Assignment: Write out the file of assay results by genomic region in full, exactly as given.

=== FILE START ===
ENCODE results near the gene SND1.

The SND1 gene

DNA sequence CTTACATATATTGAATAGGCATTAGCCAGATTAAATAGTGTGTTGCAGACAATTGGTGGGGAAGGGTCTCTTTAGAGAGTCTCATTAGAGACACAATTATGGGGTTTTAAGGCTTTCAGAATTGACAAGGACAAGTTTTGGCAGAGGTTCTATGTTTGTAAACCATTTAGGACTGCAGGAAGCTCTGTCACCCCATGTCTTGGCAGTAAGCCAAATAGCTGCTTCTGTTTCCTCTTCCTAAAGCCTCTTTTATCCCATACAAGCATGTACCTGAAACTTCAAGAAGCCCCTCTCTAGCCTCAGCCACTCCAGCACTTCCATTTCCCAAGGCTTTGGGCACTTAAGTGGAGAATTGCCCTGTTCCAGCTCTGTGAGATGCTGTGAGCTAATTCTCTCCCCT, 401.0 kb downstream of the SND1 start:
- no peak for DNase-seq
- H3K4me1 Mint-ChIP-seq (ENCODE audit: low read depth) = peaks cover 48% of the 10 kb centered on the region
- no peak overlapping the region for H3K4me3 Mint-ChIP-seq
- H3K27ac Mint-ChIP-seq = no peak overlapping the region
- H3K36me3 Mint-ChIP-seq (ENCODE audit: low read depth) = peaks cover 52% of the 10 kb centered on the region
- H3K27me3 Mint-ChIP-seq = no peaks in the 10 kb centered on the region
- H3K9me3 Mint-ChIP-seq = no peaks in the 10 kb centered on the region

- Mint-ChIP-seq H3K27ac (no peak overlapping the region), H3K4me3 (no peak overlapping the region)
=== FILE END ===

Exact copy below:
ENCODE results near the gene SND1.

The SND1 gene

DNA sequence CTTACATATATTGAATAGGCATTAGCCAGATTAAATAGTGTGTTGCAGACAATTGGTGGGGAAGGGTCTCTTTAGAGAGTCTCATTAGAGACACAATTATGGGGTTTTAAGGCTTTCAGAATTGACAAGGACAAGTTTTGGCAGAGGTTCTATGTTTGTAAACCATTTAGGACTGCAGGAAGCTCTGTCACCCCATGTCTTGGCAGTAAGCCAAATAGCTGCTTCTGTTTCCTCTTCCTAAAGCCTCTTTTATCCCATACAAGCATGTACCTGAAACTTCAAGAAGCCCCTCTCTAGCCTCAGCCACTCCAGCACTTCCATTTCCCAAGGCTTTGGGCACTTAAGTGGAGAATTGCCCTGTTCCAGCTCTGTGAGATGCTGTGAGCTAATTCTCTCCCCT, 401.0 kb downstream of the SND1 start:
- no peak for DNase-seq
- H3K4me1 Mint-ChIP-seq (ENCODE audit: low read depth) = peaks cover 48% of the 10 kb centered on the region
- no peak overlapping the region for H3K4me3 Mint-ChIP-seq
- H3K27ac Mint-ChIP-seq = no peak overlapping the region
- H3K36me3 Mint-ChIP-seq (ENCODE audit: low read depth) = peaks cover 52% of the 10 kb centered on the region
- H3K27me3 Mint-ChIP-seq = no peaks in the 10 kb centered on the region
- H3K9me3 Mint-ChIP-seq = no peaks in the 10 kb centered on the region

- Mint-ChIP-seq H3K27ac (no peak overlapping the region), H3K4me3 (no peak overlapping the region)